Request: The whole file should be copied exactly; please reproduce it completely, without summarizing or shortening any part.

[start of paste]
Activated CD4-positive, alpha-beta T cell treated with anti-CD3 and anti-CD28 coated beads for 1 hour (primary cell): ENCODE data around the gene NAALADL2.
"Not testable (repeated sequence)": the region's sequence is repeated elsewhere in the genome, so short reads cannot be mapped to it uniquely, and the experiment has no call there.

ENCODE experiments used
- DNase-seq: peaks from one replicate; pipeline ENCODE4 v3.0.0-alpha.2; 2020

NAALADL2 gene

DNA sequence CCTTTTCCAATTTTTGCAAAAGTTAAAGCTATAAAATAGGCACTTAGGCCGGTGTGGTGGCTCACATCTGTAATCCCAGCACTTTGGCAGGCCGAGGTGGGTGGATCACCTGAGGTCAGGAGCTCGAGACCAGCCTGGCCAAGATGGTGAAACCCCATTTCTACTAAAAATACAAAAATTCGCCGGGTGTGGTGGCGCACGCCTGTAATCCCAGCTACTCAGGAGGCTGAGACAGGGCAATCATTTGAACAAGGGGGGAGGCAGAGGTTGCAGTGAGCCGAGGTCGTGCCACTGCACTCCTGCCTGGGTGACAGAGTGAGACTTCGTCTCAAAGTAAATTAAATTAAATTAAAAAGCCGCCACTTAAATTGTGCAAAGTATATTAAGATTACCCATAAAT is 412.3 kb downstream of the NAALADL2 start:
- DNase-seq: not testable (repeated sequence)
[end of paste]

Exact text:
Activated CD4-positive, alpha-beta T cell treated with anti-CD3 and anti-CD28 coated beads for 1 hour (primary cell): ENCODE data around the gene NAALADL2.
"Not testable (repeated sequence)": the region's sequence is repeated elsewhere in the genome, so short reads cannot be mapped to it uniquely, and the experiment has no call there.

ENCODE experiments used
- DNase-seq: peaks from one replicate; pipeline ENCODE4 v3.0.0-alpha.2; 2020

NAALADL2 gene

DNA sequence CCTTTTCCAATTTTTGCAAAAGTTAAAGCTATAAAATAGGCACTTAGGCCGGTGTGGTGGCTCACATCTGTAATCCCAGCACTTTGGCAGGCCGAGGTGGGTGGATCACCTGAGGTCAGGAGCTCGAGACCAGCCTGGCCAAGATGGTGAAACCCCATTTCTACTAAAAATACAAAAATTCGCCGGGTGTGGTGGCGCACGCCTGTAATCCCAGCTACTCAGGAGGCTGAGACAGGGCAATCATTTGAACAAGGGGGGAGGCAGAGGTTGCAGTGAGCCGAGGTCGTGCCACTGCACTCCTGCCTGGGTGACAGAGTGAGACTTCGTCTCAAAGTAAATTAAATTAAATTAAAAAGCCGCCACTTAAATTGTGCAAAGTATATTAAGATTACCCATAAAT is 412.3 kb downstream of the NAALADL2 start:
- DNase-seq: not testable (repeated sequence)